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Design

How to Create a Lace-Up Text Effect in Adobe Photoshop

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Difficulty:AdvancedLength:LongLanguages:
Final product image
What You'll Be Creating

This tutorial will show you how to use Photoshop's layer styles, filters, and adjustments to create a stylish lace-up text effect. Let's get started!

This text effect was inspired by the many Layer Styles available on GraphicRiver.

Tutorial Assets

The following assets were used during the production of this tutorial:

1. How to Define Patterns

Step 1

Open the 71.jpg image from the Realistic Textile Backgrounds 5 pack. Go to Image > Image Size, change the Width value to 1170, and click OK.

Image Size

Step 2

Go to Edit > Define Pattern, and click OK.

Do that for the rest of the pattern images to add them to the Patterns preset.

Define Pattern

2. How to Create the Background and Text Shape Layers

Step 1

Create a new 1000 x 1000 px document. Click the Create new fill or adjustment layer icon at the bottom of the Layers panel, choose Solid Color, and use the Color #d6dbdb.

Solid Color

Step 2

Create the text using the font The Next Font. Set the Size to 550 pt and the Tracking to 50.

Create the Text

Step 3

Duplicate the text layer and hide it, and right-click the copy to choose Convert to Shape.

Rename the shape layer to Text Shape.

Convert to Shape

Step 4

Duplicate the Text Shape layer 3 times and hide it.

Rename the copy layers from top to bottom to Fill, Outer Stroke, and Stroke.

Keep in mind that you can turn these layers' visibility on and off during the tutorial to better see what you're doing with each one of them.

Duplicate the Shape Layer

Step 5

For both the Stroke and Outer Stroke layers, select each of them, and pick the Direct Selection Tool (A) to adjust their shape attributes in the Options bar.

Change the Fill to None, the Stroke Color to any bright color, and the Size to 35. Then click the Set shape stroke type icon to change the Align to Center and the Corners to Round.

Shape Attributes

3. How to Style the Stroke Layer

Double-click the Stroke layer to apply the following layer style:

Step 1

Add a Bevel and Emboss with these settings:

  • Size: 0
  • Uncheck the Use Global Light box
  • Angle: 40
  • Altitude: 48
  • Check the Anti-aliased box
  • Highlight Mode: Overlay
    • Opacity: 60%
  • Shadow Mode: Linear Burn
    • Opacity: 35%
Bevel and Emboss

Step 2

Add a Texture with these settings:

  • Pattern: Rough Cloth
  • Scale: 100%
  • Depth: 1000%
  • Check the Invert box
Texture

Step 3

Add a Pattern Overlay with these settings:

  • Pattern: 71.jpg
Pattern Overlay

Step 4

Change the Stroke layer's Fill value to 0.

Fill Value

4. How to Style the Outer Stroke Layer

Double-click the Outer Stroke layer to apply the following layer style:

Step 1

Add a Bevel and Emboss with these settings:

  • Style: Stroke Emboss
  • Size: 29
  • Check the Anti-aliased box
  • Highlight Mode: Soft Light
    • Opacity: 35%
  • Shadow Mode: Linear Burn
    • Opacity: 35%
Bevel and Emboss

Step 2

Add a Contour with these settings:

  • Contour: Cove - Deep
  • Check the Anti-aliased box.
Contour

Step 3

Add a Texture with these settings:

  • Pattern: Project Papper
  • Check the Invert box
Texture

Step 4

Add a Stroke with these settings:

  • Size: 3
  • Position: Outside
  • Fill Type: Pattern
  • Pattern: 71.jpg
Stroke

Step 5

Change the Outer Stroke layer's Fill value to 0.

Fill Value

5. How to Style the Text Shape Layer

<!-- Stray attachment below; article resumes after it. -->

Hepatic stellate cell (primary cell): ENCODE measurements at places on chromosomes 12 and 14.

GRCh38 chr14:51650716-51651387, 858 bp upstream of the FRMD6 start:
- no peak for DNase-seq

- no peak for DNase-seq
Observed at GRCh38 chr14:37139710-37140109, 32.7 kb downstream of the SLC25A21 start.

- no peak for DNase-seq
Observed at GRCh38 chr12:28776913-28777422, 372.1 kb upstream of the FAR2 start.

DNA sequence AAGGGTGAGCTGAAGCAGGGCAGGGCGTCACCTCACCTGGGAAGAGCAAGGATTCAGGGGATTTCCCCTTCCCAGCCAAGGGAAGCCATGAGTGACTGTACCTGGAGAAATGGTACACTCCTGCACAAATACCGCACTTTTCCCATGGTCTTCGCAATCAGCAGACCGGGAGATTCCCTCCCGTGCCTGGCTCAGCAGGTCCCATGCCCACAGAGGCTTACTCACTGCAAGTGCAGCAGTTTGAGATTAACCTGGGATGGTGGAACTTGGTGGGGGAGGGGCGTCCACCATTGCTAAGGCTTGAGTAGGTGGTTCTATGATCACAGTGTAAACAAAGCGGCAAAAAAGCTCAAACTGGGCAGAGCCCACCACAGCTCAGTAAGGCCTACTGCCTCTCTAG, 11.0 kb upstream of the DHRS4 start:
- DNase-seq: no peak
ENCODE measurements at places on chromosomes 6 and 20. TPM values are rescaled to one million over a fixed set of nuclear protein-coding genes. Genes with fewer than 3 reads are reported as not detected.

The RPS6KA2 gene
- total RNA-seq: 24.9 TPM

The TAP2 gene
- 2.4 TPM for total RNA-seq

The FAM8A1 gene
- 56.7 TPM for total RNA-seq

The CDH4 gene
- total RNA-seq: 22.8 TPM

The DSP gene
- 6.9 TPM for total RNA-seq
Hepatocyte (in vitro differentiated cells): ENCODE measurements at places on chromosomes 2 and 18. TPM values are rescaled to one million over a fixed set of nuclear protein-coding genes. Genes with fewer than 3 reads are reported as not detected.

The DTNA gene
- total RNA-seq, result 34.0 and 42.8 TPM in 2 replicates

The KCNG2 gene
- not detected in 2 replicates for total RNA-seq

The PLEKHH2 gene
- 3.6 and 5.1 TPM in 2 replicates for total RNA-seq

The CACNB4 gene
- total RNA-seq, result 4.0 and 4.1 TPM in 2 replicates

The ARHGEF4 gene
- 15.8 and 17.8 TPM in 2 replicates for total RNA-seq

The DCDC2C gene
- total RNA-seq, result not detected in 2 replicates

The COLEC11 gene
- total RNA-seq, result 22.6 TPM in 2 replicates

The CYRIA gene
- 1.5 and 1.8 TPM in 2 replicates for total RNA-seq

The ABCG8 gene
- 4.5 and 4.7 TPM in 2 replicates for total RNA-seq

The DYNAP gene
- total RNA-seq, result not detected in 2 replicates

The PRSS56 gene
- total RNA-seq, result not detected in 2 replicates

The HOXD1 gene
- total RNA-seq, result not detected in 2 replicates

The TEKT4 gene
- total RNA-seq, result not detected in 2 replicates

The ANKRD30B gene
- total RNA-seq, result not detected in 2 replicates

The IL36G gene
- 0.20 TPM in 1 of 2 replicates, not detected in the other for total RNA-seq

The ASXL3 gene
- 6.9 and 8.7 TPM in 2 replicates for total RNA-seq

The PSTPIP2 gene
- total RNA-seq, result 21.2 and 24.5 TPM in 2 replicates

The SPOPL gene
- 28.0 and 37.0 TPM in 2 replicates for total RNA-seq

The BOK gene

Make the Text Shape layer visible, and double-click it to apply the following layer style:

Step 1

Add a Pattern Overlay with these settings:

  • Pattern: Human Skin
  • Scale: 50%
Pattern Overlay

Step 2

Add a Color Overlay with these settings:

  • Color: #edece9
  • Blend Mode: Multiply

You can use any other color you like depending on the result you want.

Color Overlay

This will style the Text Shape layer.

Text Shape

6. How to Create and Style Eyelets

Step 1

Pick the Ellipse Tool and create a 30 x 30 px circle where you want to place the first eyelet.

Then, press-hold the Option key, and create a smaller 17 x 17 px circle inside the one you already have to subtract it and get the main eyelet shape.

You can use the Path Selection Tool to separately select and move the smaller circle inside the bigger one if needed.

Right-click the shape layer and choose Convert to Smart Object.

Create the Eyelet Shape

Double-click the eyelet shape layer to apply the following layer style:

Step 2

Add a Bevel and Emboss with these settings:

  • Size: 7
  • Uncheck the Use Global Light box
  • Angle: 40
  • Altitude: 48
  • Check the Anti-aliased box
  • Highlight Mode: Linear light
    • Opacity: 60%
  • Shadow Mode: Linear Burn
    • Opacity: 35%
Bevel and Emboss

Step 3

Add a Contour with these settings:

  • Contour: Cone
  • Check the Anti-aliased box.
Contour

Step 4

Add a Color Overlay with these settings:

  • Color: #969c9d
Color Overlay

Step 5

Add a Drop Shadow with these settings:

  • Opacity: 100%
  • Distance: 2
  • Size: 3
Drop Shadow

Step 6

Add another Drop Shadow effect instance with these settings:

  • Opacity: 60%
  • Distance: 3
  • Size: 7
Drop Shadow

Step 7

Press-hold the Option key and click-drag the styled eyelet shape to duplicate it. You can press-hold the Shift key while doing so to constrain the movement.

Duplicate the Eyelet Shape

7. How to Modify a Ribbon Image

Step 1

Open the Ribbons image, and use the Quick Selection Tool to select the black ribbon.

Select the Ribbon

Step 2

Press Command-J to duplicate the selected ribbon into a new layer, and use the Rectangular Marquee Tool to select a portion you like of the duplicated ribbon.

Press Command-J again to duplicate that portion in a new layer, and hide the other layers you have.

Duplicate the Ribbon

Step 3

Use the Rectangular Marquee Tool to select the right half of the ribbon, pick the Move Tool, and press the Left Arrow key a couple of times to move the selected part inwards, making the ribbon thinner without losing texture or details.

You might need to repeat the process a couple of times to get the result you like.

Once you do, duplicate the layer to the original text document.

Reduce the Ribbon Size

8. How to Add a Ribbon to an Eyelet

Step 1

The ribbon should be thin enough to fit inside the eyelet shape you have. If it's not, keep selecting one half of it and moving it inwards until you get the right size.

Duplicate the Ribbon

Step 2

Double-click the ribbon layer to apply an Inner Shadow effect with these settings:

  • Color: #020302
  • Opacity: 100%
  • Distance: 0
  • Size: 5
Inner Shadow

Step 3

Convert the ribbon layer to a Smart Object.

Convert to a Smart Object

Step 4

Press Command-T to enter Free Transform Mode, rotate the ribbon to an angle you like based on the distance you want to create between the eyelet rows, and place one of its ends inside the first eyelet.

You can also resize the ribbon slightly if needed.

Free Transform Mode

Step 5

Press the Warp icon in the Options bar to enter Warp Mode, and click-drag the ribbon's tip to create a small arc and give the illusion of it being folded into the eyelet.